Directory Security           
For all networks, systems administrators must keep track of who is accessing the network as well as control each user’s access to the various network resources. In most networks, information about users and their access rights are stored in a directory that provides user authentication and access control services.
A directory service typically contains sensitive information about the user and service accounts that have access to the enterprise network and information regarding directory-enabled applications and services as well as other network resources. This information is sensitive in that the unregulated disclosure and/or disruption in the provision of this information and related services can interfere with business operations.
Directory security is fundamentally focused on protecting information, service, and resource assets accessible through the enterprise network. In addition to protecting information stored within the directory, the authorization and access control mechanisms provided by the directory service protect the services and information stored within your network.
Implementing security for the information contained in and the resources protected by Microsoft’s directory service implementation----Active Directory (AD) ---- is not a simple task. Although AD provides powerful management capabilities, these features introduce complexities. You must understand AD, the network, the corporate environment, and the potential threats and vulnerabilities before you can effectively implement security.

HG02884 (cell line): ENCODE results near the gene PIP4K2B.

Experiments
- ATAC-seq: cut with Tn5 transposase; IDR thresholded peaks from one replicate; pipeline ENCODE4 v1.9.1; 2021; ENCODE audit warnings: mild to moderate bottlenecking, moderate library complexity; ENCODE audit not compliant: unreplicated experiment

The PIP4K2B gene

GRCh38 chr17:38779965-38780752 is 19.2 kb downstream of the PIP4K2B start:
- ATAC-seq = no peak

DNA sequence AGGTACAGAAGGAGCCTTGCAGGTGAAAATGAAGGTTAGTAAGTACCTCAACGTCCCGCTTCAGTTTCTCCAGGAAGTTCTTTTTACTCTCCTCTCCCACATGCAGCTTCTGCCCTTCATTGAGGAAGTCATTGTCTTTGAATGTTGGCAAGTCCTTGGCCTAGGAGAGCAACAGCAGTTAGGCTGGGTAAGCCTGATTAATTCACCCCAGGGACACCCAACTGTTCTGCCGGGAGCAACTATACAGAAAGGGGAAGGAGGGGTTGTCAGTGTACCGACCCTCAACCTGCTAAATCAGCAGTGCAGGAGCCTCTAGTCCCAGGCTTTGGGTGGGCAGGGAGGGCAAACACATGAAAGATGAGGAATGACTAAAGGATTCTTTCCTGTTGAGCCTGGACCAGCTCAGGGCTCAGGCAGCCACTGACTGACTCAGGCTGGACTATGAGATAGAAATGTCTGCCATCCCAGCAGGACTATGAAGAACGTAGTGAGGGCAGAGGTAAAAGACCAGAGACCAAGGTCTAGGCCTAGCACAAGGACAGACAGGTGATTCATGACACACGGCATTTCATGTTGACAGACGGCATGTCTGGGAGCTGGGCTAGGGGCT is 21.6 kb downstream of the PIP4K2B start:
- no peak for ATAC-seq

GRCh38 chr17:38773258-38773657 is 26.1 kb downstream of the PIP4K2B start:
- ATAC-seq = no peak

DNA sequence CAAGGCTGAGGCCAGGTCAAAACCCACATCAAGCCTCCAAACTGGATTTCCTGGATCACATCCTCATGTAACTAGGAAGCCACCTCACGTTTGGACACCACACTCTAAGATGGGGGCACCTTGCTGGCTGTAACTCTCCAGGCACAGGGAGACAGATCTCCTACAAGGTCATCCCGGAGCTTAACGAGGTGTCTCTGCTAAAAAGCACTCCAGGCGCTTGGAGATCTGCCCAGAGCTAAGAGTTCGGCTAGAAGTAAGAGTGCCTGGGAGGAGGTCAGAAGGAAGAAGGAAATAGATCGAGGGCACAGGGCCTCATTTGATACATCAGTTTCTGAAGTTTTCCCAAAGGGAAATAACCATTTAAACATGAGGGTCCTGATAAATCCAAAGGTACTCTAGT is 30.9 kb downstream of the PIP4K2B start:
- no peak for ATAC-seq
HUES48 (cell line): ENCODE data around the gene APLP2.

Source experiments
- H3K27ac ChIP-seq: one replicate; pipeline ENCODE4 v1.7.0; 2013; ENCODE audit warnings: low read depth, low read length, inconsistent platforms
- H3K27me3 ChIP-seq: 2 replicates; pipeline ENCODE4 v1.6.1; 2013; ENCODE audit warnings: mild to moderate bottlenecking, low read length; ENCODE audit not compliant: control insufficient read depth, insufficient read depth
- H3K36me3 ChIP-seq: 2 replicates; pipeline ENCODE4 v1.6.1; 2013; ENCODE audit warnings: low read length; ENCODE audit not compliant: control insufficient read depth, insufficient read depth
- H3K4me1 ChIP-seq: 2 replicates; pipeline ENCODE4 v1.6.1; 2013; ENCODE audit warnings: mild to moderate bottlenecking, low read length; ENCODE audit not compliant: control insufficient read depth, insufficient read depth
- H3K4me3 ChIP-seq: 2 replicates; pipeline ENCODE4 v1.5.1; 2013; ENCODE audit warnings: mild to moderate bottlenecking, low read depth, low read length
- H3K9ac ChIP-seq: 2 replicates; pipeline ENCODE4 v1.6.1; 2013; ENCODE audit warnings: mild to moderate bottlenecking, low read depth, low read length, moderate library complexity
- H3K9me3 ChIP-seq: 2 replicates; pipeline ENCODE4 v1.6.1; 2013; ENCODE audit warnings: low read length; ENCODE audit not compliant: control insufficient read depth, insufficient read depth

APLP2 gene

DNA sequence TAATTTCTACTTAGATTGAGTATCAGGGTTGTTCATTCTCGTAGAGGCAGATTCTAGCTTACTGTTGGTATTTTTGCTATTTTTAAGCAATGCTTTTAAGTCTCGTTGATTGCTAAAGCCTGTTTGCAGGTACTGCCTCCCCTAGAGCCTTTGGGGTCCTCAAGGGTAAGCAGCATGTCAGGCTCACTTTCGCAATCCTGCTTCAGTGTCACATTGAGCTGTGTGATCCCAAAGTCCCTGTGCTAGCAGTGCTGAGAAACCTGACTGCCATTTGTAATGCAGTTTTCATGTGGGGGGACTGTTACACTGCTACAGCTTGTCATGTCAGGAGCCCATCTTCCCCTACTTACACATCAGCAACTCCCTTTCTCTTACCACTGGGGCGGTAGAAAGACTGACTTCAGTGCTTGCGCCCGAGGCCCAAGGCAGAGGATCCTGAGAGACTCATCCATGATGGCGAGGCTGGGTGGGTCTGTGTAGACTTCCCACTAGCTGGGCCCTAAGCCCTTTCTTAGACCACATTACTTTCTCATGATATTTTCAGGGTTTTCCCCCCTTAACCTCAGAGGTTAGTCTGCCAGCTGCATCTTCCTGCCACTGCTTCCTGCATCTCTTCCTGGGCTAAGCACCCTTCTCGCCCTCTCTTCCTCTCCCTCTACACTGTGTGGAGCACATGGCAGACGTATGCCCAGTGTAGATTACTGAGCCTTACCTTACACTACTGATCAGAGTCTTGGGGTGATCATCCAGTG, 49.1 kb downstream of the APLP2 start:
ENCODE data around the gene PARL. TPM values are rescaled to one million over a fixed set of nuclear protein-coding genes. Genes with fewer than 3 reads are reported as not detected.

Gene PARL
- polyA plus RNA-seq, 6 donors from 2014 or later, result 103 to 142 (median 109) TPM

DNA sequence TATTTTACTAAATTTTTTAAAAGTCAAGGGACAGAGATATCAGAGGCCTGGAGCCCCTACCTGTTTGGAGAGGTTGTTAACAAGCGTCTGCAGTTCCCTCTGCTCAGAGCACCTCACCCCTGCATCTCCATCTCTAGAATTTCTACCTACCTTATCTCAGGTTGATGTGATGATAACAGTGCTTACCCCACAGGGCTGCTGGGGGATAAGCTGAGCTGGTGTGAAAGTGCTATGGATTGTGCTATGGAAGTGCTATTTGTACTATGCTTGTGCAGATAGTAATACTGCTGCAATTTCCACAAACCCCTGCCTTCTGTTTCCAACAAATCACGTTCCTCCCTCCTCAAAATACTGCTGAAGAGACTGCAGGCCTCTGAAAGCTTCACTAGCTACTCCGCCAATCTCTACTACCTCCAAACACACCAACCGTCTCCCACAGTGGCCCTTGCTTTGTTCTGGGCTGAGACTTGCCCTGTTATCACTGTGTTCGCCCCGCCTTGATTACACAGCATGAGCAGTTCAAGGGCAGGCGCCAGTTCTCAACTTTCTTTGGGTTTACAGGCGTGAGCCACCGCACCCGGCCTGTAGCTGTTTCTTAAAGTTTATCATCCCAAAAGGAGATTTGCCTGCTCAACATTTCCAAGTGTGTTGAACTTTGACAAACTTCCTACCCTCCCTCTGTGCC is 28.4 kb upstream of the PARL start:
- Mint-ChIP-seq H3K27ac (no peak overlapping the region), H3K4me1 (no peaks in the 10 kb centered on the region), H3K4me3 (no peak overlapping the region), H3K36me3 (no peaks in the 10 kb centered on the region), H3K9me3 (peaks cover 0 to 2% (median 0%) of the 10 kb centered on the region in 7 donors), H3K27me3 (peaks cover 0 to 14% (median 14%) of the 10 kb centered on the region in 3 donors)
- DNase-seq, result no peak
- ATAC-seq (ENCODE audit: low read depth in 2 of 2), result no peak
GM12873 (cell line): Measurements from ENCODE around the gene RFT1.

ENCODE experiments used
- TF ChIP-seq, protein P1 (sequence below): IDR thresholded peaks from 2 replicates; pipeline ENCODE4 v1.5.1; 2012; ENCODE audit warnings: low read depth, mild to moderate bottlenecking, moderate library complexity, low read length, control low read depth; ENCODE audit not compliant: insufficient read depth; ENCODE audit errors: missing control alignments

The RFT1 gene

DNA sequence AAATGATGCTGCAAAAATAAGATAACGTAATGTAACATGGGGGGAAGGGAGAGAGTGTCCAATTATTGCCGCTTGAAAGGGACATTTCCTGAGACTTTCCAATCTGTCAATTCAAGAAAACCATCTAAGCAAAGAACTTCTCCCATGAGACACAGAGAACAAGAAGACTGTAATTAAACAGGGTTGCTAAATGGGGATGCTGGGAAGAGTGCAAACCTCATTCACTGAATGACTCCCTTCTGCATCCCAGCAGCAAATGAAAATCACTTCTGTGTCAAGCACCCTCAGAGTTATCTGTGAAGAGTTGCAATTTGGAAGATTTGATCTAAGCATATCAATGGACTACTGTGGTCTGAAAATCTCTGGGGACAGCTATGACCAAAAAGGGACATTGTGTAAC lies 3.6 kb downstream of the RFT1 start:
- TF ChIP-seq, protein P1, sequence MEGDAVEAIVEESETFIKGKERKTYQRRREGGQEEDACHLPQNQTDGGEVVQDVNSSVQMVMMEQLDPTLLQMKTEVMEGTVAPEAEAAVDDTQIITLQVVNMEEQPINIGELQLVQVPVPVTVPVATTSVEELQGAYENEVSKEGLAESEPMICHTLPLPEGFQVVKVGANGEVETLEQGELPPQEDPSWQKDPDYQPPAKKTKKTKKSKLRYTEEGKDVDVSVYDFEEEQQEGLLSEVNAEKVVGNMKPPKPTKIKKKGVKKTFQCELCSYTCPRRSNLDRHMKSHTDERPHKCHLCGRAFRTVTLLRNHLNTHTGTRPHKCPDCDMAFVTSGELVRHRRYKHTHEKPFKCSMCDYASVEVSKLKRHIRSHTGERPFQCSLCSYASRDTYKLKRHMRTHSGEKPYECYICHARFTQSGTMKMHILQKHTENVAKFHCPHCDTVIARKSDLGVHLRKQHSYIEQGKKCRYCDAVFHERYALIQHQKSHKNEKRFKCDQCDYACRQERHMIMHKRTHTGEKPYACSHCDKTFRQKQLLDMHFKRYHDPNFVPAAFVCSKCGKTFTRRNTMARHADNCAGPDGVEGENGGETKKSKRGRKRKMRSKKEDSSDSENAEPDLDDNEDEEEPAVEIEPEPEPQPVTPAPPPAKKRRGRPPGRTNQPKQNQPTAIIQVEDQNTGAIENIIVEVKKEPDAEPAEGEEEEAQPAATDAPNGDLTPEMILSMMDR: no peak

In this chapter, we’ll explore directory security at a high level before moving onto an exploration of the possible threats and approaches to managing the directory service and information from a security perspective. In later chapters, we will delve into how the design of the directory impacts security and administration, then we will take an in depth look into Group Policies and delegation of directory administration.


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